* This maemo code example is licensed under a MIT-style license,
 * that can be found in the file called "License" in the same
 * directory as this file.
 * Copyright (c) 2007 Nokia Corporation. All rights reserved.
 * A simple GTK+ Hello World. You need to use Ctrl+C to terminate
 * this program since it doesn't implement GTK+ signals (yet).

#include <stdlib.h> /* EXIT_* */
/* Introduce types and prototypes of GTK+ for the compiler. */
#include <gtk/gtk.h>

int main(int argc, char** argv) {

  /* We'll have two references to two GTK+ widgets. */
  GtkWindow* window;
  GtkLabel* label;

  /* Initialize the GTK+ library. */
  gtk_init(&argc, &argv);

  /* Create a window with window border width of 12 pixels and a
     title text. */
  window = g_object_new(GTK_TYPE_WINDOW,
    "border-width", 12,
    "title", "Hello GTK+",

  /* Create the label widget. */
  label = g_object_new(GTK_TYPE_LABEL,
    "label", "Hello World!",

  /* Pack the label into the window layout. */
  gtk_container_add(GTK_CONTAINER(window), GTK_WIDGET(label));

  /* Show all widgets that are contained by the window. */

  /* Start the main event loop. */
  g_print("main: calling gtk_main\n");

  /* Display a message to the standard output and exit. */
  g_print("main: returned from gtk_main and exiting with success\n");

  /* The C standard defines this condition as EXIT_SUCCESS, and this
     symbolic macro is defined in stdlib.h (which GTK+ will pull in
     in-directly). There is also a counter-part for failures:
  return EXIT_SUCCESS;

[ A simple GTK+ Hello World (gtk_helloworld-1.c) ]

Build your program:

[sbox-CHINOOK_X86: ~] > gcc -Wall -g gtk_helloworld-1.c -o gtk_helloworld-1
gtk_helloworld-1.c:15:21: gtk/gtk.h: No such file or directory
gtk_helloworld-1.c: In function `main':
gtk_helloworld-1.c:20: error: `GtkWindow' undeclared (first use in this function)
gtk_helloworld-1.c:20: error: (Each undeclared identifier is reported only once
gtk_helloworld-1.c:20: error: for each function it appears in.)
gtk_helloworld-1.c:20: error: `window' undeclared (first use in this function)
gtk_helloworld-1.c:21: error: `GtkLabel' undeclared (first use in this function)
gtk_helloworld-1.c:21: error: `label' undeclared (first use in this function)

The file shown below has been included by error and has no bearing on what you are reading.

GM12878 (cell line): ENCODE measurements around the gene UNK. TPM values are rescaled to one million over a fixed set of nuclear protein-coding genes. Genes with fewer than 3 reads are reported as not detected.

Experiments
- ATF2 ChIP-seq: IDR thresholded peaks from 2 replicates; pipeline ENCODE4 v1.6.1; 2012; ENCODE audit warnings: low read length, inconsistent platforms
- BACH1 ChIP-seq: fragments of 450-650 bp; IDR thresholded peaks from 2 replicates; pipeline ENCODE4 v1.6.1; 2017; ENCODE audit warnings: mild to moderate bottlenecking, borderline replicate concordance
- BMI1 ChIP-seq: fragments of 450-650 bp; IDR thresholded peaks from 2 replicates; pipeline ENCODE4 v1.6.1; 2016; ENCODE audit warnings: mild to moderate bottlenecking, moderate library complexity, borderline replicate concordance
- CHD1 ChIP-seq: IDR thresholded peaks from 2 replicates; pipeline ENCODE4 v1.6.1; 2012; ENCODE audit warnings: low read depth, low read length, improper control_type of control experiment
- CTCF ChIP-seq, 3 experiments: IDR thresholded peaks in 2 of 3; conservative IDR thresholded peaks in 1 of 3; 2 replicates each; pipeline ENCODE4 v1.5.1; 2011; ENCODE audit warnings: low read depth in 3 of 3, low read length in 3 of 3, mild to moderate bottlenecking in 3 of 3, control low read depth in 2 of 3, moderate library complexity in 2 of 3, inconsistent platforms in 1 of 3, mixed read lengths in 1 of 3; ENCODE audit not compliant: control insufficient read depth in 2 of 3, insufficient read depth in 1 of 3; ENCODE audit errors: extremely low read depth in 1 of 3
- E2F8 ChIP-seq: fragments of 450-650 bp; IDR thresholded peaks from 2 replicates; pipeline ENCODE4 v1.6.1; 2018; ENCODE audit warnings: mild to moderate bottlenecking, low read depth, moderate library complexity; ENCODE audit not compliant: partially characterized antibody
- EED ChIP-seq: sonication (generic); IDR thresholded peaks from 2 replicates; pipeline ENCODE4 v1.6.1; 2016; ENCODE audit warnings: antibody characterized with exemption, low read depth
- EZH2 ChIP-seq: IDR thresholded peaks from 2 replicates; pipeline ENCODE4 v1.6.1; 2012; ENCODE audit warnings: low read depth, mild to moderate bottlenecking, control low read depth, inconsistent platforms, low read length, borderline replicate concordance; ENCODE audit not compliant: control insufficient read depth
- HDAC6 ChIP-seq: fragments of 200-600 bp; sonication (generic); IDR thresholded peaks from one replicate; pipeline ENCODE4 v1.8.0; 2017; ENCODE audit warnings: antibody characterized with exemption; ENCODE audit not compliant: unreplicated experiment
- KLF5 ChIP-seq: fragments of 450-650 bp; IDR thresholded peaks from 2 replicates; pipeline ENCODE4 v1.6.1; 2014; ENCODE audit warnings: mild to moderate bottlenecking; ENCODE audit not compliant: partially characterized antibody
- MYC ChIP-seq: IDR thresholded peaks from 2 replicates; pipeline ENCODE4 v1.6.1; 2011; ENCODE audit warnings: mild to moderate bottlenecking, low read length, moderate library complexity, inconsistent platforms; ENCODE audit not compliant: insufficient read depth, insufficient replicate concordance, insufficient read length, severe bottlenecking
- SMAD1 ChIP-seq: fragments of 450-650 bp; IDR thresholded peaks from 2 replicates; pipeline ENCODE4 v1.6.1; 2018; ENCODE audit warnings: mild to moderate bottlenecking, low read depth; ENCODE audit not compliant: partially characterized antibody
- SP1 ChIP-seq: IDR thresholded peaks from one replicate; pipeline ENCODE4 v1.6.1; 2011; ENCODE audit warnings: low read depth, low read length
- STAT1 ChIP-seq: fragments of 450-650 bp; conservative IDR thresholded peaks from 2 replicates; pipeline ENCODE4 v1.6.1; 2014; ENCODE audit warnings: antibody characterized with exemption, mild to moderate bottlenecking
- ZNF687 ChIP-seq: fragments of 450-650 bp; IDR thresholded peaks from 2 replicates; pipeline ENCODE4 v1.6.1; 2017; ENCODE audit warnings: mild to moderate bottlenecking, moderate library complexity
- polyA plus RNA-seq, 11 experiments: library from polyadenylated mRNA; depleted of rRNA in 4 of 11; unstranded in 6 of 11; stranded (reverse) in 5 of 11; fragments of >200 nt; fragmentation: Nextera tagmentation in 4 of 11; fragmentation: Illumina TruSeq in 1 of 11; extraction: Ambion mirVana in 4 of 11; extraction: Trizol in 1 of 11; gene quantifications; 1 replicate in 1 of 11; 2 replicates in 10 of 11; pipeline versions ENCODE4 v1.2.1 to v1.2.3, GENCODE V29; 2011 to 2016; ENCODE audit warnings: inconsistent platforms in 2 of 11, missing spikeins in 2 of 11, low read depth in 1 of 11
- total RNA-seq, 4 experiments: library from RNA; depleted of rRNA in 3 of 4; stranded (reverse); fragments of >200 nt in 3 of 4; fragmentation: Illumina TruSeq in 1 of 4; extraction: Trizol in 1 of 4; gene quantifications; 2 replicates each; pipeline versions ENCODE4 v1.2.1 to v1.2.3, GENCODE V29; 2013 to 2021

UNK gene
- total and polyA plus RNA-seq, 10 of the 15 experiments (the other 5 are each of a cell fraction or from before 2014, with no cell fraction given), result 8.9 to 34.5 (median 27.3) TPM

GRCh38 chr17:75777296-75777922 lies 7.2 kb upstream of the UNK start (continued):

gtk_helloworld-1.c:24: warning: implicit declaration of function `gtk_init'
gtk_helloworld-1.c:28: warning: implicit declaration of function `g_object_new'
gtk_helloworld-1.c:28: error: `GTK_TYPE_WINDOW' undeclared (first use in this function)
gtk_helloworld-1.c:34: error: `GTK_TYPE_LABEL' undeclared (first use in this function)
gtk_helloworld-1.c:39: warning: implicit declaration of function `gtk_container_add'
gtk_helloworld-1.c:39: warning: implicit declaration of function `GTK_CONTAINER'
gtk_helloworld-1.c:39: warning: implicit declaration of function `GTK_WIDGET'
gtk_helloworld-1.c:42: warning: implicit declaration of function `gtk_widget_show_all'
gtk_helloworld-1.c:45: warning: implicit declaration of function `g_print'
gtk_helloworld-1.c:46: warning: implicit declaration of function `gtk_main'

[ Compiling leads to a lot of errors ]

Now, this doesn't look promising at all. Remember the #include that we had at the start of our source code? We need to tell the compiler where it should look for that critical GTK+ header file. It is also quite likely that some special flags need to be passed to the compiler in order for it to use the proper compilation settings when building GTK+ software. How do we know which flags to use?

This is where a tool called pkg-config comes to the rescue. It's a simple program that provides an unified interface to output compiler, linker flags and library version numbers. We will see its utility when we start automating our building process later on. For now, we'll use pkg-config manually.

[sbox-CHINOOK_X86: ~] > pkg-config --list-all | sort
.. listing cut to include only relevant libraries ..
dbus-glib-1    dbus-glib - GLib integration for the free desktop message bus
gconf-2.0      gconf - GNOME Config System.
gdk-2.0        GDK - GIMP Drawing Kit (x11 target)
gdk-pixbuf-2.0 GdkPixbuf - Image loading and scaling
glib-2.0       GLib - C Utility Library
gnome-vfs-2.0  gnome-vfs - The GNOME virtual file-system libraries
gtk+-2.0       GTK+ - GIMP Tool Kit (x11 target)
hildon-1       hildon - Hildon widgets library
hildon-fm-2    hildon-fm - Hildon file management widgets
pango          Pango - Internationalized text handling
x11            X11 - X Library

[ Listing the installed pkg-config packages. ]

pkg-config also has some other commands that will prove useful:

[sbox-CHINOOK_X86: ~] > pkg-config --modversion gtk+-2.0

[ Listing the version of an installed pkg-config package, GTK+ in this case. ]

[sbox-CHINOOK_X86: ~] > pkg-config --cflags gtk+-2.0
-I/usr/include/gtk-2.0 -I/usr/lib/gtk-2.0/include -I/usr/include/atk-1.0
-I/usr/include/cairo -I/usr/include/pango-1.0 -I/usr/include/glib-2.0
-I/usr/lib/glib-2.0/include -I/usr/include/freetype2

[ Getting the necessary options and flags for gcc that allow using proper header files with GTK+. ]

As you can see, there are many. With this version of GTK+, all of them are -I options. They are used to tell the compiler which additional directories to check for system header files in addition to the default ones.

[sbox-CHINOOK_X86: ~] > pkg-config --libs gtk+-2.0
-lgtk-x11-2.0 -lgdk-x11-2.0 -latk-1.0 -lgdk_pixbuf-2.0 -lm
-lpangocairo-1.0 -lpango-1.0 -lcairo -lgobject-2.0 -lgmodule-2
-ldl -lglib-2.0

[ Getting the necessary options and flags for gcc that allow linking against the GTK+ library. ]

When linking your application, you'll need to tell the linker which libraries to link against. In fact, the whole program linking phase will fail (as we'll see shortly) without this information.

Ok, let's try to compile the software again. This time using the compilation flags that pkg-config provides:

[sbox-CHINOOK_X86: ~] > gcc -Wall -g gtk_helloworld-1.c  \
 `pkg-config --cflags gtk+-2.0` -o gtk_helloworld-1.c
/var/tmp/ccQ14x4c.o: In function `main':/home/user/gtk_helloworld-1.c:24:
 undefined reference to `gtk_init'
:/home/user/gtk_helloworld-1.c:28: undefined reference to `gtk_window_get_type'